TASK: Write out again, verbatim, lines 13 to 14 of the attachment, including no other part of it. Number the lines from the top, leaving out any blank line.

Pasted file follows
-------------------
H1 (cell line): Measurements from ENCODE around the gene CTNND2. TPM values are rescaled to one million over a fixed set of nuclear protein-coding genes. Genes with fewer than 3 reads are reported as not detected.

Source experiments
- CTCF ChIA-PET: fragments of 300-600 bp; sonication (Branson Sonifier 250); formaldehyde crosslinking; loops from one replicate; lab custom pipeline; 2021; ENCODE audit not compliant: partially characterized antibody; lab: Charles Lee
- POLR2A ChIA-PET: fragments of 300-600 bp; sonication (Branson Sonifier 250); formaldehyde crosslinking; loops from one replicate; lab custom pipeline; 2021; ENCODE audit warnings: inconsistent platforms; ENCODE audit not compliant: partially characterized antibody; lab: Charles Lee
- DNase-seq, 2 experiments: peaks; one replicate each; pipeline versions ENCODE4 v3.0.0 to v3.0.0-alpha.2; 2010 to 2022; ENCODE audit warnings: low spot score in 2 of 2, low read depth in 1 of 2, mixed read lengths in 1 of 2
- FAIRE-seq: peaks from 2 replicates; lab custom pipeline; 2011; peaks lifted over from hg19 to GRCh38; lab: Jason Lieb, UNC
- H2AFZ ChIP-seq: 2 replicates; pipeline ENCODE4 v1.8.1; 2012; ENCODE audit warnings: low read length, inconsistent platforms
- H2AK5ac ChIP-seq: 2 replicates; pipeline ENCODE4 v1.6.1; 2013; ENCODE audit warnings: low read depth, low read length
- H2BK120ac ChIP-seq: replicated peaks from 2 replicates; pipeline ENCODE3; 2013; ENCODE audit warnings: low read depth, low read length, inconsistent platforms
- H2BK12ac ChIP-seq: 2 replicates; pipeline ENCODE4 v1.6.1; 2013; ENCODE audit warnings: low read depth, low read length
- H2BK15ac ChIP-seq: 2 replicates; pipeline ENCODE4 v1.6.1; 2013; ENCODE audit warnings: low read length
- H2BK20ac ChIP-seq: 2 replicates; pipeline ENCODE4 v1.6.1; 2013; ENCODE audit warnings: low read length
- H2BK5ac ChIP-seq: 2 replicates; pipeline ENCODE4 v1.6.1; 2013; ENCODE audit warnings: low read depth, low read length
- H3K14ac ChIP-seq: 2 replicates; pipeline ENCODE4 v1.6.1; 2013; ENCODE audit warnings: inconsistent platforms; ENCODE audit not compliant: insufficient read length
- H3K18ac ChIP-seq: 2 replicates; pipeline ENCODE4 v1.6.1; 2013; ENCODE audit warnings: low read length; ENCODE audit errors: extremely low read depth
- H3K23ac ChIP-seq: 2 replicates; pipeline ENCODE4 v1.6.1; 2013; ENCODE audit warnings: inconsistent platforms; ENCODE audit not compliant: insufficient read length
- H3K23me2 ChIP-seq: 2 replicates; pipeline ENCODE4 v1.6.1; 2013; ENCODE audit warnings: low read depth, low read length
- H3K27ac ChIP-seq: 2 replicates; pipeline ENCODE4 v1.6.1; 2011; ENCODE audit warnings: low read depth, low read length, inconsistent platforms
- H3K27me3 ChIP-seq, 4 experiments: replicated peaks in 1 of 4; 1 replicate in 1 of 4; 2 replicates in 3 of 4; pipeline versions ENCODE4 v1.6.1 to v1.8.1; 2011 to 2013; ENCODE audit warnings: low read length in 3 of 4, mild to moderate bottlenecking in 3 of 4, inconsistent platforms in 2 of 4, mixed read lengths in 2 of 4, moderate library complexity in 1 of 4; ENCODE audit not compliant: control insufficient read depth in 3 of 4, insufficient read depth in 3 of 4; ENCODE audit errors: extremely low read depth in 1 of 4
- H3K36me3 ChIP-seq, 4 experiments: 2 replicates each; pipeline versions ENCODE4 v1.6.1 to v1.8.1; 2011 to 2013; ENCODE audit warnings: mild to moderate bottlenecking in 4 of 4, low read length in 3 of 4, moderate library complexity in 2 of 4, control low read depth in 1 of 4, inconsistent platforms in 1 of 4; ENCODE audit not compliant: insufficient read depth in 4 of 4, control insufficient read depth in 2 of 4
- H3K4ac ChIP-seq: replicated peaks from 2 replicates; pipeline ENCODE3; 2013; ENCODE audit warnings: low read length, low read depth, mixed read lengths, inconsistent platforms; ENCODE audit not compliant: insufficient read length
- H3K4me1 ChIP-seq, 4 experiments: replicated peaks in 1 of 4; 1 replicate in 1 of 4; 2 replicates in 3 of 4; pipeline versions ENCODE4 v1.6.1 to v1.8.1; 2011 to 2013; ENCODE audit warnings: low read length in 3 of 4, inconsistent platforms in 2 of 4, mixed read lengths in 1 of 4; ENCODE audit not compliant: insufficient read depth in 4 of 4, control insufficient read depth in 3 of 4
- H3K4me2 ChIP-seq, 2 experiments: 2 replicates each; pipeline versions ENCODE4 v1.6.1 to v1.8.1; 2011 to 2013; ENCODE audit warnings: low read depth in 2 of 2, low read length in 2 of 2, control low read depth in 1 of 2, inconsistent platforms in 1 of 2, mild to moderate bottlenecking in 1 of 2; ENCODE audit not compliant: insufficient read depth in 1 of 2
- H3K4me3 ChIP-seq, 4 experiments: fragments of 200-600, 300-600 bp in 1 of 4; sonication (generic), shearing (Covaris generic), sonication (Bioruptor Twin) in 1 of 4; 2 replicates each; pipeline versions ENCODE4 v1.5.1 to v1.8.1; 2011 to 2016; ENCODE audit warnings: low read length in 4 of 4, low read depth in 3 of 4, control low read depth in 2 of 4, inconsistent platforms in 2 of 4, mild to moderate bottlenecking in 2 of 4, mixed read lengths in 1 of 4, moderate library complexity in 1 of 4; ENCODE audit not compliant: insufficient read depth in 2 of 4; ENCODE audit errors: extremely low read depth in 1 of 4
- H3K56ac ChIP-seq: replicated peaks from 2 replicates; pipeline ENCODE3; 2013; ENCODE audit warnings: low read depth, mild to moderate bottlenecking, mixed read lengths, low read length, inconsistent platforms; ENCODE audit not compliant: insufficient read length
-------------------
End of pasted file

- H2BK5ac ChIP-seq: 2 replicates; pipeline ENCODE4 v1.6.1; 2013; ENCODE audit warnings: low read depth, low read length
- H3K14ac ChIP-seq: 2 replicates; pipeline ENCODE4 v1.6.1; 2013; ENCODE audit warnings: inconsistent platforms; ENCODE audit not compliant: insufficient read length